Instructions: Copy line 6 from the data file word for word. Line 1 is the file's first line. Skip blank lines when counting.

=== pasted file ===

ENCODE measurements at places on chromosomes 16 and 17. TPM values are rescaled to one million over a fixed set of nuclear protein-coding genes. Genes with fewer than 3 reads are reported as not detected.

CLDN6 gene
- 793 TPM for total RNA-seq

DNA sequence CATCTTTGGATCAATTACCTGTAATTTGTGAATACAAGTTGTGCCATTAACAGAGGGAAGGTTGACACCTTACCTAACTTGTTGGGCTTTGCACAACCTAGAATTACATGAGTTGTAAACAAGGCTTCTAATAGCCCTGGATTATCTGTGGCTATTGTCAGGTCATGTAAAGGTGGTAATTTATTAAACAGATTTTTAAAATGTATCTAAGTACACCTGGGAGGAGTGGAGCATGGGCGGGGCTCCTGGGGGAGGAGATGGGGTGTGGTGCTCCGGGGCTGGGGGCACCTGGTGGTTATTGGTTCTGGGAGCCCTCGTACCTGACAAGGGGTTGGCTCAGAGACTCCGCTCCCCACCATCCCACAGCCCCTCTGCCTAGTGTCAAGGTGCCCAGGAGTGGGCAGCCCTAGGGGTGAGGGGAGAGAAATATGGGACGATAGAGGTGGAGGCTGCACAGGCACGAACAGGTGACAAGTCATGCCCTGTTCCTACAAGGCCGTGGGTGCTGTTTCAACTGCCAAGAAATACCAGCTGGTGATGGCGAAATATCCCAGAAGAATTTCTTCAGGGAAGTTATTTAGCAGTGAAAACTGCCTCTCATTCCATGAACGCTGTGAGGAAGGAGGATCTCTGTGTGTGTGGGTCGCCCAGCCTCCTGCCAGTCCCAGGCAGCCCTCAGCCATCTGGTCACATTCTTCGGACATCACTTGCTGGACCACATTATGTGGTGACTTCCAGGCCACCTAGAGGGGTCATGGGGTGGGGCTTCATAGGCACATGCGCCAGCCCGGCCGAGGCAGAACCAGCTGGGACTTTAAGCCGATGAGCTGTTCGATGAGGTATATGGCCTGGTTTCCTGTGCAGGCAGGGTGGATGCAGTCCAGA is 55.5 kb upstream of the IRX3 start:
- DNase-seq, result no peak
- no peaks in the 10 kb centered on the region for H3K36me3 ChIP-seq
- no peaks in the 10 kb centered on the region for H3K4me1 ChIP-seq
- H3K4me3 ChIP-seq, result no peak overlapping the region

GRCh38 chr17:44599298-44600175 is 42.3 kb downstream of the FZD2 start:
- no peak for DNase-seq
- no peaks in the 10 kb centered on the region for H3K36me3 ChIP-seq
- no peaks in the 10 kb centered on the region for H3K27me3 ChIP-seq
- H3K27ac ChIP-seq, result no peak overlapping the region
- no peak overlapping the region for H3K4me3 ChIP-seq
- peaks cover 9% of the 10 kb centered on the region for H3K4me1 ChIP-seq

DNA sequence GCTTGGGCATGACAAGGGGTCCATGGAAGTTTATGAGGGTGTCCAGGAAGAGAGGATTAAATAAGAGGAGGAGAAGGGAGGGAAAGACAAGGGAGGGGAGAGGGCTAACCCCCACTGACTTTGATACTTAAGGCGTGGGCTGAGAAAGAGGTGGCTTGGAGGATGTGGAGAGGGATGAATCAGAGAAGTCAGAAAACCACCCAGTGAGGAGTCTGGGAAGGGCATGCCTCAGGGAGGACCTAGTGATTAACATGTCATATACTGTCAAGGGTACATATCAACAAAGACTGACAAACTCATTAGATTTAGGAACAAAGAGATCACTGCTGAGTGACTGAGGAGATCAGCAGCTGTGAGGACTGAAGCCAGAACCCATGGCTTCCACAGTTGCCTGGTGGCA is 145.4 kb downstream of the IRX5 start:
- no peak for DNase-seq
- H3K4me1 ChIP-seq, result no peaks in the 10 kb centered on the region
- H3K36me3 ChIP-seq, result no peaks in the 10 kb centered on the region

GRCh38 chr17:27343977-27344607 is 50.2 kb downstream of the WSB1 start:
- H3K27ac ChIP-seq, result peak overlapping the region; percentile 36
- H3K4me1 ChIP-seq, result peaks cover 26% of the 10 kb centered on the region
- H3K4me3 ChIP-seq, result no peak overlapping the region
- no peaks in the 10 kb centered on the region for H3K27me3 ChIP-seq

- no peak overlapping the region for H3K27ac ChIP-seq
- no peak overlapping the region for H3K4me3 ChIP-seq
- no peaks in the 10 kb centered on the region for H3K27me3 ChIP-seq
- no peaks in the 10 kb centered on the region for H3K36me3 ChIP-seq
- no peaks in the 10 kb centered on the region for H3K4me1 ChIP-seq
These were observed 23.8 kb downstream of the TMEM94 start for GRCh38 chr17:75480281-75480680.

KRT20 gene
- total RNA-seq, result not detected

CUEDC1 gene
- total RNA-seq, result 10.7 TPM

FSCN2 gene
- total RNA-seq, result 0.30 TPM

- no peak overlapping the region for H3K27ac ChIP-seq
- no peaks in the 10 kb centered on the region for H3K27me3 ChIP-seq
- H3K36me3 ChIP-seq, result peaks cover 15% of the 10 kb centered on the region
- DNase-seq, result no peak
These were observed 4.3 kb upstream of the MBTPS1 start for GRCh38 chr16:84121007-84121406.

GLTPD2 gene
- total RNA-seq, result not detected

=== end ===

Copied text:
- no peaks in the 10 kb centered on the region for H3K36me3 ChIP-seq